Kentucky Republican Sen. Rand Paul said that, if the congressional supercommittee fails to reach a deficit-reduction agreement before Thanksgiving, that might be the best way to force the government to cut spending.
"It's sort of like telling your children that, if you don't clean up your mess — or else," Paul said today on CNN's "State of the Union." "Really, maybe we need the ‘or else’ because Congress isn't behaving the way they should be behaving. Maybe sequestration is our only way we will get any kind of cuts."
Sequestration, the term used for automatic spending cuts that will be forced if the committee misses its Thanksgiving eve deadline to settle on a plan to cut $1.2 trillion, will result in $600 billion in across-the-board reductions.
Paul said warnings by Defense Secretary Leon Panetta about imposed tax cuts harming the military are "an interpretation." He told host Candy Crowley that military spending is set to rise 23 percent over 10 years and, if an accord is not reached, 16 percent over the same time period.
"There will be no cuts in military spending," he said. "We're only cutting proposed increases in spending, so spending is still rising under any of these plans."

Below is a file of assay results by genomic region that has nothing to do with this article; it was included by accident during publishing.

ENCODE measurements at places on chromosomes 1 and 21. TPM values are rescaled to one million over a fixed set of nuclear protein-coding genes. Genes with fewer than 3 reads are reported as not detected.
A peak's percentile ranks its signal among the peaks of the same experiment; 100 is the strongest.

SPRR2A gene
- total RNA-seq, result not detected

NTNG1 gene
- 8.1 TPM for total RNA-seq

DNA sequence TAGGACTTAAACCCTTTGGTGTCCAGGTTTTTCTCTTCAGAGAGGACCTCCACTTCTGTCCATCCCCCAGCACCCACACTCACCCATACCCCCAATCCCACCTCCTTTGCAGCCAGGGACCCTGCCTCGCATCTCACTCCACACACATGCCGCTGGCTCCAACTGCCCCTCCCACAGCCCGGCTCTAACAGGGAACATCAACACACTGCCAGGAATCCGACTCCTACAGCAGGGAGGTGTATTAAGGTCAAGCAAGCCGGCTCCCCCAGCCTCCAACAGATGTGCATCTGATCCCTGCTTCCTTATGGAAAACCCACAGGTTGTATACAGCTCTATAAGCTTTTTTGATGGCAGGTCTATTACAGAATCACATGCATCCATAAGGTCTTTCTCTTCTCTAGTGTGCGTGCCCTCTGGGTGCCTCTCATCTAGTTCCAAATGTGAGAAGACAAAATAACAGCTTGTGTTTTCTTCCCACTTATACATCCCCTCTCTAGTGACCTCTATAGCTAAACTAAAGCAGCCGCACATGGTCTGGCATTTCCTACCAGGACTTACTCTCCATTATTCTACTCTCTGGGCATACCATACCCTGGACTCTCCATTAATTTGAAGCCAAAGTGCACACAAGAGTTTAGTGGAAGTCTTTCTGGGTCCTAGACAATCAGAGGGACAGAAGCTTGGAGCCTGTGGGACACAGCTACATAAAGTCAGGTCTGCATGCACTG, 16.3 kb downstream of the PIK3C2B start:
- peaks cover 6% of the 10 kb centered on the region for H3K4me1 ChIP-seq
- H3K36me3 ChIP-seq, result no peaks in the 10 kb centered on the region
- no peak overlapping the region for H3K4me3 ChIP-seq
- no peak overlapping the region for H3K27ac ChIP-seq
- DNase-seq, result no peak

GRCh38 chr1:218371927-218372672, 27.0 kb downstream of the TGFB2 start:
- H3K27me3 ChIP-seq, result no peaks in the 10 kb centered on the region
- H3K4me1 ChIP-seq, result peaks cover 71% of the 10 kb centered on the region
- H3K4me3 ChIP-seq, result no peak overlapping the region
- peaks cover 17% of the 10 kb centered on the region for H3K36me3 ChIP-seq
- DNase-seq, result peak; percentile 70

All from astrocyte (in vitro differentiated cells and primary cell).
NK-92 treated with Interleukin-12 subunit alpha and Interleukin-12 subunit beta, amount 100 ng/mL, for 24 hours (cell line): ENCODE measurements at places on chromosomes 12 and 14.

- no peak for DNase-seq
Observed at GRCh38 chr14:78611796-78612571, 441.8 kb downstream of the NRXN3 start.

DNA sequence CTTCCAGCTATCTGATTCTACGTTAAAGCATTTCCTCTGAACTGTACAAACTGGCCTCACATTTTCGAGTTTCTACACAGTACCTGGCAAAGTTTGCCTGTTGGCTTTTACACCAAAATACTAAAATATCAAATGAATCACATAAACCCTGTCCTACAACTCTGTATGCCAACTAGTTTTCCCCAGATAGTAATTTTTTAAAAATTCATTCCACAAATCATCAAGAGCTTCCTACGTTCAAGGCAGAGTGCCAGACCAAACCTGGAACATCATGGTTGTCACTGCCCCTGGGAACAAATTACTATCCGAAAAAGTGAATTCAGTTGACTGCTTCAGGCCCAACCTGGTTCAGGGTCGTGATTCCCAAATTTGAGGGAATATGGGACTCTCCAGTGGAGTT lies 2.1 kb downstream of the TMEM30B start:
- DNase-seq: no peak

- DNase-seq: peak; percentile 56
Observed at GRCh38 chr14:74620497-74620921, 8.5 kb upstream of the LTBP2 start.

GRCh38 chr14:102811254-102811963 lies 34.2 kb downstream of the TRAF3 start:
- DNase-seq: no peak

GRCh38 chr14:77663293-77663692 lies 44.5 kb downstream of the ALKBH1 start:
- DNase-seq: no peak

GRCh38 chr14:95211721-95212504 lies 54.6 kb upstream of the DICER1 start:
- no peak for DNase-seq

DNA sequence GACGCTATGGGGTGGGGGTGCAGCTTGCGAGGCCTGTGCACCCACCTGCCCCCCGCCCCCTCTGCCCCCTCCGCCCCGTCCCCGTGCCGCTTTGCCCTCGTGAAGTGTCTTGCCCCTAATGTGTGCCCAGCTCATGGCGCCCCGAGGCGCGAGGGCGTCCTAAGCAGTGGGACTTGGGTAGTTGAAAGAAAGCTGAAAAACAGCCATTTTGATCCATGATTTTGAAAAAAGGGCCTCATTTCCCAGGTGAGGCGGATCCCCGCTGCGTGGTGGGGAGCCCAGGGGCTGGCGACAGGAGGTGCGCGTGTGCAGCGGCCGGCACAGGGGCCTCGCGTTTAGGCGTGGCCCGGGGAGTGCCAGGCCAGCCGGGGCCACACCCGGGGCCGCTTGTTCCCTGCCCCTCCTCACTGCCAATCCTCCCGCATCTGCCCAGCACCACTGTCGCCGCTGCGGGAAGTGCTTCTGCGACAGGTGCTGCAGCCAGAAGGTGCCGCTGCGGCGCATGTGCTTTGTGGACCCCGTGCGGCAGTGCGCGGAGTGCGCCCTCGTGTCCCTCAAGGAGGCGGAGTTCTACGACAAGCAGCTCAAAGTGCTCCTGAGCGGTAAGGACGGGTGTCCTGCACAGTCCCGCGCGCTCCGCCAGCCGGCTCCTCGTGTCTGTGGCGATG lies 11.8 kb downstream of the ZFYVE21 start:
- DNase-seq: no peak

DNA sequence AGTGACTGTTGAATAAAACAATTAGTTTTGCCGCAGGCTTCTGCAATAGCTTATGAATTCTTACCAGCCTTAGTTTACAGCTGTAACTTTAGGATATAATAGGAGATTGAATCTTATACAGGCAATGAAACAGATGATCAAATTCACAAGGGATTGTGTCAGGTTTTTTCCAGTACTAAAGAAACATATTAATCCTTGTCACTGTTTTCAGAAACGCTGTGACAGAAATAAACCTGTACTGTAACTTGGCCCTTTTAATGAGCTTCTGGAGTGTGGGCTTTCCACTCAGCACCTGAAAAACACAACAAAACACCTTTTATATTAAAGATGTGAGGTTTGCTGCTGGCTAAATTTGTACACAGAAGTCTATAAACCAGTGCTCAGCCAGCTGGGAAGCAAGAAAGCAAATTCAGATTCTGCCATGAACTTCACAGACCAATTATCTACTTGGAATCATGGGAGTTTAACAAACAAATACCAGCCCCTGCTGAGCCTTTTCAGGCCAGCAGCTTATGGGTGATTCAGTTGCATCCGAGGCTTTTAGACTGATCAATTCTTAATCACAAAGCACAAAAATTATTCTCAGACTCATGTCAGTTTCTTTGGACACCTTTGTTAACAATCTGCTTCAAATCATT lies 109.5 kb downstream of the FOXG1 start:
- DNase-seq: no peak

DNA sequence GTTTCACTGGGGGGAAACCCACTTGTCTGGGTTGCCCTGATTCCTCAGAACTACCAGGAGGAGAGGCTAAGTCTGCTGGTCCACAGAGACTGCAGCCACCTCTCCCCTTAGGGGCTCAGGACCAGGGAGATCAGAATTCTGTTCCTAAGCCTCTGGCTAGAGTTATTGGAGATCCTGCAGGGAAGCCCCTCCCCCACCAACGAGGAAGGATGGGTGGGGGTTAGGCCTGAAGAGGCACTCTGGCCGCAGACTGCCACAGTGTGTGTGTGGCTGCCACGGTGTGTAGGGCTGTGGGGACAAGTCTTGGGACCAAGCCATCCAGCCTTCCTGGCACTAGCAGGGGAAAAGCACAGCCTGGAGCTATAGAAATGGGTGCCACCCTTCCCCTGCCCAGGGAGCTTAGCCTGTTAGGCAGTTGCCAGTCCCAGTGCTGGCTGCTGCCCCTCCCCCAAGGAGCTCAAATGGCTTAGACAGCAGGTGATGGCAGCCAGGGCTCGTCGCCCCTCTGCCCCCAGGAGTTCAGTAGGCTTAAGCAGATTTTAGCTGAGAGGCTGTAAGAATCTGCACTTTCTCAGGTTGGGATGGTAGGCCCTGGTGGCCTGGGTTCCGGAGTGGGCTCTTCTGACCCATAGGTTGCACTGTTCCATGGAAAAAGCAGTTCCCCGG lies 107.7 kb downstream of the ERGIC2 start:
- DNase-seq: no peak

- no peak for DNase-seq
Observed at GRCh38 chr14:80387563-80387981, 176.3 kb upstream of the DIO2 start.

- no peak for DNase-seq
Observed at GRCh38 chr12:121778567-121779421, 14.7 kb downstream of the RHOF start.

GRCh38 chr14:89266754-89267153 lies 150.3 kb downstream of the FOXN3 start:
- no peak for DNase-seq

Paul said he would not vote to extend long-term unemployment benefits because they are not paid for.
"If you want to extend unemployment benefits, they have to be paid for," he said. "So the question is, do we want to borrow money from China to pay people not to work?"
Tax cuts are the key to reducing unemployment, he said.
"Most of us think we're taxed enough already," he said. "The people who are not paying, we're all for making them pay. If you're a millionaire, or you're a corporation that's not paying, we're all for eliminating those loopholes and deductions. But on average, the vast majority of millionaires and billionaires are paying all of the taxes. That's who pays the income tax."
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